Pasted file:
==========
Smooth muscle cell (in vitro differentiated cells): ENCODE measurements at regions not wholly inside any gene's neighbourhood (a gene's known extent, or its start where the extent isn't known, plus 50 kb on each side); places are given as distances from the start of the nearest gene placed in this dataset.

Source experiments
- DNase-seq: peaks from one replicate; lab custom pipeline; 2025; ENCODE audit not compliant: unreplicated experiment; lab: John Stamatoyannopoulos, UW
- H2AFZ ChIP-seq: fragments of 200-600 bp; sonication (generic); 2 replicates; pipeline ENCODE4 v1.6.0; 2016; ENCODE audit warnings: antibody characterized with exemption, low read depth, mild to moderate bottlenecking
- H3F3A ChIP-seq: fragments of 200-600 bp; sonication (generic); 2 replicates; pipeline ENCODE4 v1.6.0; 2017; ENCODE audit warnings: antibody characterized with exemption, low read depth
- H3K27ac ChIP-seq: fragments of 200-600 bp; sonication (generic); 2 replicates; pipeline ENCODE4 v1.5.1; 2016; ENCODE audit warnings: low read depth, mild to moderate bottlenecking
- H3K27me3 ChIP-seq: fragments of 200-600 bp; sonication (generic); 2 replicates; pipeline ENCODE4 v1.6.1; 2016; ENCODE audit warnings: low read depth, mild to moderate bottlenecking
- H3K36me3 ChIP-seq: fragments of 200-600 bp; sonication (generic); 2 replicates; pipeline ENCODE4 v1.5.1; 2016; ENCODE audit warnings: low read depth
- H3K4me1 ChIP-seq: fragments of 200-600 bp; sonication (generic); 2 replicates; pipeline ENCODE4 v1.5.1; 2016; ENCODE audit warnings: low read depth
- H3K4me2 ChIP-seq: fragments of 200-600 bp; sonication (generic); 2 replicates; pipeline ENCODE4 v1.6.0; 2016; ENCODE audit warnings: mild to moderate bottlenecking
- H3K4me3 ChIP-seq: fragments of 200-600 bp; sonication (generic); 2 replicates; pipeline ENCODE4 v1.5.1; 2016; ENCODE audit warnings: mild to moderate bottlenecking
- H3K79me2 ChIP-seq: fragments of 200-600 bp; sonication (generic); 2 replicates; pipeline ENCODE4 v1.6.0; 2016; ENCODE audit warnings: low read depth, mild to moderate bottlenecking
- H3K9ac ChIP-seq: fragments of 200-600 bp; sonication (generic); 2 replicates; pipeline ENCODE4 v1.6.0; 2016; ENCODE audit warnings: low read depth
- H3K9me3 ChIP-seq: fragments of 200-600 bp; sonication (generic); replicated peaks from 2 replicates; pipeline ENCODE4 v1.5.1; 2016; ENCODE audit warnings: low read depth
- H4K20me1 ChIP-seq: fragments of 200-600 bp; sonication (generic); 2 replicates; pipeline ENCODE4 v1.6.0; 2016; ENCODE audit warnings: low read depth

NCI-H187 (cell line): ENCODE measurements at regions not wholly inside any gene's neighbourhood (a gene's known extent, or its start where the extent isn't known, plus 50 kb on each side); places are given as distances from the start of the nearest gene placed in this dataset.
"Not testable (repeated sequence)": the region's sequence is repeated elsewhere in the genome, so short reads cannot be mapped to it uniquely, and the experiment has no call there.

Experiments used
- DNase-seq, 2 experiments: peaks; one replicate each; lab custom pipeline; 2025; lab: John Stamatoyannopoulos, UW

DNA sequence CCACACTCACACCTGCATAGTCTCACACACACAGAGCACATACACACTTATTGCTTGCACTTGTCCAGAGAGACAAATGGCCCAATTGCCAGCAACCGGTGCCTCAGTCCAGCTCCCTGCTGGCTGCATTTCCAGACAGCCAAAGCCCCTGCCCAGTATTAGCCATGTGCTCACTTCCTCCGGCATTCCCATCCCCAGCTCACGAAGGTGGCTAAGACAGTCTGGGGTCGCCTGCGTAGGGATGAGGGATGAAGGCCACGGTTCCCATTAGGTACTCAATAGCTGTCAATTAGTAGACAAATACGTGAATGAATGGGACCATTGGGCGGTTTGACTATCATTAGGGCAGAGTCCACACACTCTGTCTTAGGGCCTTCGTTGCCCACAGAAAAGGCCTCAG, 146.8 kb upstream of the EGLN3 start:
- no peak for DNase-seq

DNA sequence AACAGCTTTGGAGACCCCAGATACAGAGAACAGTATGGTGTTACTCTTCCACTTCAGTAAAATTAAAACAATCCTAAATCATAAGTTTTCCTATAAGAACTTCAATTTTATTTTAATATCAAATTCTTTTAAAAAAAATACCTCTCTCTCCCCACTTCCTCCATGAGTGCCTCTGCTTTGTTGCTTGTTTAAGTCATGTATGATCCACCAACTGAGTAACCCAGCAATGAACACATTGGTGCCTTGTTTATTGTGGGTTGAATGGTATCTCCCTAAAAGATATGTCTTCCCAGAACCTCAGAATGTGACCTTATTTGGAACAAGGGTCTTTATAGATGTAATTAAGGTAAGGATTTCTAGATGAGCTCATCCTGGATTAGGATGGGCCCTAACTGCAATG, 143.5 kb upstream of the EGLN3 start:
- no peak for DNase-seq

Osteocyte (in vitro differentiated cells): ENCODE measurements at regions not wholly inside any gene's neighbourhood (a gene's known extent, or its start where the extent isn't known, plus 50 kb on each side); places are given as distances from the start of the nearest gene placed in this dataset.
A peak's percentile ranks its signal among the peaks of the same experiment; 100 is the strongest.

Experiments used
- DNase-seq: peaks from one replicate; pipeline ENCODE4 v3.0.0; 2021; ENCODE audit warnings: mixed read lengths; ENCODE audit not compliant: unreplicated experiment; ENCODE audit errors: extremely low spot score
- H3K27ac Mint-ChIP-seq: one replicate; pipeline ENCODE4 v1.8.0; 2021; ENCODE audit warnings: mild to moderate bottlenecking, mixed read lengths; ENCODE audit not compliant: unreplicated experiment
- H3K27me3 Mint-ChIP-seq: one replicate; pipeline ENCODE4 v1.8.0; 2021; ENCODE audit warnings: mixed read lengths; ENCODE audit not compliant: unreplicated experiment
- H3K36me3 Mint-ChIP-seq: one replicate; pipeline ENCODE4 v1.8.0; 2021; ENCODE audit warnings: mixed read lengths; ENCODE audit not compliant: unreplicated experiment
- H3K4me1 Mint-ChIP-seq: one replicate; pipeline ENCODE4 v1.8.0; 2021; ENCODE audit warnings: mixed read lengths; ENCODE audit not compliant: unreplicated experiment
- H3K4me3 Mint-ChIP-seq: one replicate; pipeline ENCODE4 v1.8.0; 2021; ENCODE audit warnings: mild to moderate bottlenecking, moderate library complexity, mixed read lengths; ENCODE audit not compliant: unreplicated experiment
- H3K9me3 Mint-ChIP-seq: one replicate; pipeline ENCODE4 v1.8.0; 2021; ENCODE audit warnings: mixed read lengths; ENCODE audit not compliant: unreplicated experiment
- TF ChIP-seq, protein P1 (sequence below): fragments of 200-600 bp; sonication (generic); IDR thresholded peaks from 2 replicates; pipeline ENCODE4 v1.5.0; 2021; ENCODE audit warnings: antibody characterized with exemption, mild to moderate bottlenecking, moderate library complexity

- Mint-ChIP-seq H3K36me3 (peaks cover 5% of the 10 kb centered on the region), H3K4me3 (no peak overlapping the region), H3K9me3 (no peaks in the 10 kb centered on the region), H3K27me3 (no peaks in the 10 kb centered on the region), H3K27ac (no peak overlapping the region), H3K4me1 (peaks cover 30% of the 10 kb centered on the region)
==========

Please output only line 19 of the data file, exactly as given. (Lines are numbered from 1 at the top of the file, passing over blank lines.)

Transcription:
- DNase-seq, 2 experiments: peaks; one replicate each; lab custom pipeline; 2025; lab: John Stamatoyannopoulos, UW